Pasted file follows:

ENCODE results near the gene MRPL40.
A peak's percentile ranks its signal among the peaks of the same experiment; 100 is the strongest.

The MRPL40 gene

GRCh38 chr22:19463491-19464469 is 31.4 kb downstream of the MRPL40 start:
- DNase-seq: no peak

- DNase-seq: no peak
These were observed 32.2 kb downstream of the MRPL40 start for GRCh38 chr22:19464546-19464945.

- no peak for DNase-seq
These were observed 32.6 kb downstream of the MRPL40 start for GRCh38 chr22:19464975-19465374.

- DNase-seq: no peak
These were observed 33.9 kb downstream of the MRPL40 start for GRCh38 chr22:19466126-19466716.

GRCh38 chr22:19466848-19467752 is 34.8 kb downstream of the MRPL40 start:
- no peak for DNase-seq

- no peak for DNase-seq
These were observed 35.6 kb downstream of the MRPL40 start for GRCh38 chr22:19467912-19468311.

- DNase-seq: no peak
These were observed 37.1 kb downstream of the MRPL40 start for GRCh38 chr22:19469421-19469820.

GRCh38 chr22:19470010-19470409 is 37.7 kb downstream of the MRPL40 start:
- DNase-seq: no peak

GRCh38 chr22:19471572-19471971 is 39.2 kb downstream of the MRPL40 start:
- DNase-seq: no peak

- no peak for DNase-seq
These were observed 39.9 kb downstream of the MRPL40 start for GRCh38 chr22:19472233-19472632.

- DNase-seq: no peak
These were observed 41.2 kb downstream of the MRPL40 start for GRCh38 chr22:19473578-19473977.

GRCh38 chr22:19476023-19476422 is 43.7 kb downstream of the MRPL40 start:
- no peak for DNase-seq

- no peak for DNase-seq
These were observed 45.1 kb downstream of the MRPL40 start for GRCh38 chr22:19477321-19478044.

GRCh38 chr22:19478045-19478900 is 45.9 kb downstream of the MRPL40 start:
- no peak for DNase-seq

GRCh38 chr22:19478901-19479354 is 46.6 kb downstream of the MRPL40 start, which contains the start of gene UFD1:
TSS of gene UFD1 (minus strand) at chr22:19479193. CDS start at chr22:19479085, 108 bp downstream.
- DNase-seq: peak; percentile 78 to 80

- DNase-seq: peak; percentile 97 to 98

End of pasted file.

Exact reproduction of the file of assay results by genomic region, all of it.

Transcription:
ENCODE results near the gene MRPL40.
A peak's percentile ranks its signal among the peaks of the same experiment; 100 is the strongest.

The MRPL40 gene

GRCh38 chr22:19463491-19464469 is 31.4 kb downstream of the MRPL40 start:
- DNase-seq: no peak

- DNase-seq: no peak
These were observed 32.2 kb downstream of the MRPL40 start for GRCh38 chr22:19464546-19464945.

- no peak for DNase-seq
These were observed 32.6 kb downstream of the MRPL40 start for GRCh38 chr22:19464975-19465374.

- DNase-seq: no peak
These were observed 33.9 kb downstream of the MRPL40 start for GRCh38 chr22:19466126-19466716.

GRCh38 chr22:19466848-19467752 is 34.8 kb downstream of the MRPL40 start:
- no peak for DNase-seq

- no peak for DNase-seq
These were observed 35.6 kb downstream of the MRPL40 start for GRCh38 chr22:19467912-19468311.

- DNase-seq: no peak
These were observed 37.1 kb downstream of the MRPL40 start for GRCh38 chr22:19469421-19469820.

GRCh38 chr22:19470010-19470409 is 37.7 kb downstream of the MRPL40 start:
- DNase-seq: no peak

GRCh38 chr22:19471572-19471971 is 39.2 kb downstream of the MRPL40 start:
- DNase-seq: no peak

- no peak for DNase-seq
These were observed 39.9 kb downstream of the MRPL40 start for GRCh38 chr22:19472233-19472632.

- DNase-seq: no peak
These were observed 41.2 kb downstream of the MRPL40 start for GRCh38 chr22:19473578-19473977.

GRCh38 chr22:19476023-19476422 is 43.7 kb downstream of the MRPL40 start:
- no peak for DNase-seq

- no peak for DNase-seq
These were observed 45.1 kb downstream of the MRPL40 start for GRCh38 chr22:19477321-19478044.

GRCh38 chr22:19478045-19478900 is 45.9 kb downstream of the MRPL40 start:
- no peak for DNase-seq

GRCh38 chr22:19478901-19479354 is 46.6 kb downstream of the MRPL40 start, which contains the start of gene UFD1:
TSS of gene UFD1 (minus strand) at chr22:19479193. CDS start at chr22:19479085, 108 bp downstream.
- DNase-seq: peak; percentile 78 to 80

- DNase-seq: peak; percentile 97 to 98